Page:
Water found in a deep, isolated reservoir in Timmins, Ont., has been trapped there for 1.5 billion to 2.64 billion years — since around the time the first multicellular life arose on the planet — Canadian and British scientists say.
The water pouring out of boreholes 2.4 kilometres below the surface in the northern Ontario copper and zinc mine is older than any other free-flowing water ever discovered. It is rich in dissolved gases such as hydrogen and methane that could theoretically provide support for microbial life.
"What we can be sure of is that we have identified a way in which planets can create and preserve an environment friendly to microbial life for billions of years," said a statement from Greg Holland, the Lancaster University geochemist who is the lead author of the study.
His Canadian co-authors included Barbara Sherwood Lollar and Georges Lacrampe-Couloume at the University of Toronto; Greg Slater at McMaster University in Hamilton; and Long Li, who is currently an assistant professor at the University of Alberta, but worked on the project while at the University of Toronto.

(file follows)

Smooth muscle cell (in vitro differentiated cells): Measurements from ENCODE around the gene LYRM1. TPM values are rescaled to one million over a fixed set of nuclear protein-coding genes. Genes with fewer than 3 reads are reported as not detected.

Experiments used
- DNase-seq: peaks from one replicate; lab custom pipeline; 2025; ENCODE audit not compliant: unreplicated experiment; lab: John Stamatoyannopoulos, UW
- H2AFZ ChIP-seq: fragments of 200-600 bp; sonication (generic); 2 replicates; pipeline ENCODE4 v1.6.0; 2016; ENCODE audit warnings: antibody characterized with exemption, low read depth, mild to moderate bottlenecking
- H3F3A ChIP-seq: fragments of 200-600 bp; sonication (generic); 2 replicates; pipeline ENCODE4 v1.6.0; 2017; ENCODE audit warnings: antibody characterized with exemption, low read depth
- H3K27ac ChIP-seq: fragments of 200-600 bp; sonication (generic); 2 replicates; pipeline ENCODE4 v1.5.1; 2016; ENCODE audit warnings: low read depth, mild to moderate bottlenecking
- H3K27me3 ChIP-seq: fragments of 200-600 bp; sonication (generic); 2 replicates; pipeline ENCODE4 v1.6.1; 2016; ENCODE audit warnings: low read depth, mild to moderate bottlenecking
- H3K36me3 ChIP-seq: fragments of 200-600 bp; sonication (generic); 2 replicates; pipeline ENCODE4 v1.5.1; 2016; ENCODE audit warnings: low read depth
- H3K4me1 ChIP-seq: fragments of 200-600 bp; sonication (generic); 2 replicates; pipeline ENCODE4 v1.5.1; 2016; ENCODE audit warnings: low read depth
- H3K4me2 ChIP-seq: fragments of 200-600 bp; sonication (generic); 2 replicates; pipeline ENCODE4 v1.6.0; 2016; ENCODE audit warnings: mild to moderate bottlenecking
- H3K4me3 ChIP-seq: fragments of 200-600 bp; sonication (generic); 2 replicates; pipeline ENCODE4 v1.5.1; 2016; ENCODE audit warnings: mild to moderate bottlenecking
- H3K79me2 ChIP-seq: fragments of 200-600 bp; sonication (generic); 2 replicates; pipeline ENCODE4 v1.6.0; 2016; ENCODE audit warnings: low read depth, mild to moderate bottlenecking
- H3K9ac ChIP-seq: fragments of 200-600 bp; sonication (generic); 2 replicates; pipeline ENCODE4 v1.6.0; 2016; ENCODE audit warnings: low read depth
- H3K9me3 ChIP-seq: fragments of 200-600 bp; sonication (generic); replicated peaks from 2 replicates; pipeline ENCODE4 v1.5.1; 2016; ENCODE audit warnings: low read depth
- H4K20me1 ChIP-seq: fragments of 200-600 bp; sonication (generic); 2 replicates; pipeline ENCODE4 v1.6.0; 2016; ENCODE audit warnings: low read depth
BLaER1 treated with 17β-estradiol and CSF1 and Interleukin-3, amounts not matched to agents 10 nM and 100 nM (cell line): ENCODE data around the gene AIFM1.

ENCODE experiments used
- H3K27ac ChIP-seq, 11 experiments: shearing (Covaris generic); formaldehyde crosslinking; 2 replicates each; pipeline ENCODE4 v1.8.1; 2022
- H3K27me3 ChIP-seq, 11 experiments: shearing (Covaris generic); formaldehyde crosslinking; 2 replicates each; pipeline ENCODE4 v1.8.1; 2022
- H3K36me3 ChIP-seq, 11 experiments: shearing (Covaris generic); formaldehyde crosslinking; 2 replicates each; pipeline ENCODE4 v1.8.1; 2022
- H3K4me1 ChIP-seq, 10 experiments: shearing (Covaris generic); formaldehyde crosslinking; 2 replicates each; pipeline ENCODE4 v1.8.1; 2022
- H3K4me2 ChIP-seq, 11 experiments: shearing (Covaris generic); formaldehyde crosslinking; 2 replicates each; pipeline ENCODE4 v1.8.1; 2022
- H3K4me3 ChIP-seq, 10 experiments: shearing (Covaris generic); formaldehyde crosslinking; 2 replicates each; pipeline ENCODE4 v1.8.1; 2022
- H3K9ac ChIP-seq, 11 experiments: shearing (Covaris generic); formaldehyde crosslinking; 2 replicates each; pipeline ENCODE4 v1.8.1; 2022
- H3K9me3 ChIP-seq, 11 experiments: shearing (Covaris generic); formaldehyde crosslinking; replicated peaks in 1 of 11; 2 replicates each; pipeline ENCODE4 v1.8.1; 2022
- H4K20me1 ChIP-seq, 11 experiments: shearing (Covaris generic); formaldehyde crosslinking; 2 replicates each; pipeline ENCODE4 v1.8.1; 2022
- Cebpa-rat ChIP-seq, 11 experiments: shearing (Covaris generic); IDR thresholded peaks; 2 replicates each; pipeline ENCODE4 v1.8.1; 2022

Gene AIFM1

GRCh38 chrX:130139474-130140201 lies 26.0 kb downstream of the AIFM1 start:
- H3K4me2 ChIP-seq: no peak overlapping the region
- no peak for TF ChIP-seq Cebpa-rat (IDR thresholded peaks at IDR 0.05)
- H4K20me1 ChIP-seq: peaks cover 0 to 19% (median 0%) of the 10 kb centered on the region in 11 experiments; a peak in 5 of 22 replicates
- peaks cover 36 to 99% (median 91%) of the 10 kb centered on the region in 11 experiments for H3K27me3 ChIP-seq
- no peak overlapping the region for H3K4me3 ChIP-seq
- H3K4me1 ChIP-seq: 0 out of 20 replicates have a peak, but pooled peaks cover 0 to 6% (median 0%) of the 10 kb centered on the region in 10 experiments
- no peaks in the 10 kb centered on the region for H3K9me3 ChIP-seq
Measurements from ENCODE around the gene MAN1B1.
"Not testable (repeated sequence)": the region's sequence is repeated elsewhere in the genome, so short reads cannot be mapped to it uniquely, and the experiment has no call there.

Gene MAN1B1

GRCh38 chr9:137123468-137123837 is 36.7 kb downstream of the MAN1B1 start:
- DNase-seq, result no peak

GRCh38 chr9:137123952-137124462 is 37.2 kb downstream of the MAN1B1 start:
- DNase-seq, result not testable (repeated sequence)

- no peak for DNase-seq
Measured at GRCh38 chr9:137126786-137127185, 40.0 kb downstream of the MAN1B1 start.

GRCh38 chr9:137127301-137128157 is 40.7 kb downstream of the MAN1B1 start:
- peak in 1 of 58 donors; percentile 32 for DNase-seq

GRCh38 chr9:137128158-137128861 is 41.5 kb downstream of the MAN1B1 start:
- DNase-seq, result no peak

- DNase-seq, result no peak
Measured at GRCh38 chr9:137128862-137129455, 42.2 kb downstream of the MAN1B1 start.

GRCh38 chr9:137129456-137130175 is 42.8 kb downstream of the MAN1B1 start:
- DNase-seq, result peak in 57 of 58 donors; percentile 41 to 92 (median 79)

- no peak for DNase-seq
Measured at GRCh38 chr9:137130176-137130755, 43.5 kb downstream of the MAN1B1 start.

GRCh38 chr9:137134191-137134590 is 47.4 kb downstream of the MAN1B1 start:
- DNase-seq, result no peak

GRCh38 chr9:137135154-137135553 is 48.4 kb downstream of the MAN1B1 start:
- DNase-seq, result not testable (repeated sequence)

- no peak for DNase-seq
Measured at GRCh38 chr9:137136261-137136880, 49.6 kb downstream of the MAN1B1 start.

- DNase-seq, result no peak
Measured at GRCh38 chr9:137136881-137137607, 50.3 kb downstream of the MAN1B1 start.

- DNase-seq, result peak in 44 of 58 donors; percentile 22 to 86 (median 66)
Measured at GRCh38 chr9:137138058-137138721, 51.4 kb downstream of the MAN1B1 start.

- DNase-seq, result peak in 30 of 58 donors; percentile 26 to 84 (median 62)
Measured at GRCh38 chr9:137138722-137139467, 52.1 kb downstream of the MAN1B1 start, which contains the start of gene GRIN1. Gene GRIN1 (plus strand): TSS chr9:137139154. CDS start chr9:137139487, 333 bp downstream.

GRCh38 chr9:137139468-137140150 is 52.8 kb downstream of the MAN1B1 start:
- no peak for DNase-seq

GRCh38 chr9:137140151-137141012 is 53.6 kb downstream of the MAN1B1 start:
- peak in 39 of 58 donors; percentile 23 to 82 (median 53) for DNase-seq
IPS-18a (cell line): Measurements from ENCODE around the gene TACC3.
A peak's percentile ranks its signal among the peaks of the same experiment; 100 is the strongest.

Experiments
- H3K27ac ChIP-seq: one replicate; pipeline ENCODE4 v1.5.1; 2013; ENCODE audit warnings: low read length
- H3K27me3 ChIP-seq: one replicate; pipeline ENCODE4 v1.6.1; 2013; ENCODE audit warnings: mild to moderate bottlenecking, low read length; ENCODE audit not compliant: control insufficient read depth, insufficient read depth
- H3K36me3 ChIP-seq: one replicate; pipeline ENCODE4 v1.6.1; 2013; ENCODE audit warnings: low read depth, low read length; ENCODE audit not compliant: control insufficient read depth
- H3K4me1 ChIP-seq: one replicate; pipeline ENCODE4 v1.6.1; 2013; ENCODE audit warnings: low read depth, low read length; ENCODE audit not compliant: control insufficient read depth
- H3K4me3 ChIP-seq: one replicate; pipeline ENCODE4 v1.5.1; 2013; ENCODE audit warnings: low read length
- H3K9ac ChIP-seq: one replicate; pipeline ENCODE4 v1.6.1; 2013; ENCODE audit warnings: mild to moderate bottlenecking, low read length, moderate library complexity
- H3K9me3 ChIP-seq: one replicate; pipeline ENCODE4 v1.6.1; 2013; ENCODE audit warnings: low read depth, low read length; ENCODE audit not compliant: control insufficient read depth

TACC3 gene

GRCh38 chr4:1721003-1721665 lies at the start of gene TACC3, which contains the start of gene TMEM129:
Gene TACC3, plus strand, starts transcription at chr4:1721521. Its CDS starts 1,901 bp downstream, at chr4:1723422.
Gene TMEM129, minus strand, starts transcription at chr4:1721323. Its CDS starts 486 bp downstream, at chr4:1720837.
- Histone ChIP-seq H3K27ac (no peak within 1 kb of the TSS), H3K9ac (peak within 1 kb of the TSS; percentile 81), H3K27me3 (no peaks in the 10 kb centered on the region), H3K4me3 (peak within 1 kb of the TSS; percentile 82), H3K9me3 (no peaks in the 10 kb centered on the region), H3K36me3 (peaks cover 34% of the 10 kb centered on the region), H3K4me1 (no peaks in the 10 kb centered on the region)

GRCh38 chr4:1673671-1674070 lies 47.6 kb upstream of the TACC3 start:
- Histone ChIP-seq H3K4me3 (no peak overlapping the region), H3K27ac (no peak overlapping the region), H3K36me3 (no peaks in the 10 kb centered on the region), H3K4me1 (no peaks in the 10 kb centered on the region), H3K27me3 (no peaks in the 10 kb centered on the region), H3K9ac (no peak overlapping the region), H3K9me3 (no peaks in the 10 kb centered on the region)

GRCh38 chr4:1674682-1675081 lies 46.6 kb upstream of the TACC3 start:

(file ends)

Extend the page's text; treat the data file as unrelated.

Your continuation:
Some Canadian members of the team are currently testing the water to see if it contains microbial life — if they exist, those microbes may have been isolated from the sun and the Earth's surface for billions of years and may reveal how microbes evolve in isolation.
Microbes that have been isolated for tens of millions of years have been found in water with similar chemistry at even slightly deeper depths below the surface in a South African gold mine, using hydrogen gas as an energy source, the researchers noted.
The researchers estimated how old the water was based on an analysis of the xenon gas dissolved in it. Like many other elements, xenon comes in forms with different masses, known as isotopes. The water in the Timmins mine contained an unusually high level of lighter isotopes of xenon that are thought to have come from the Earth's atmosphere at the time it became trapped.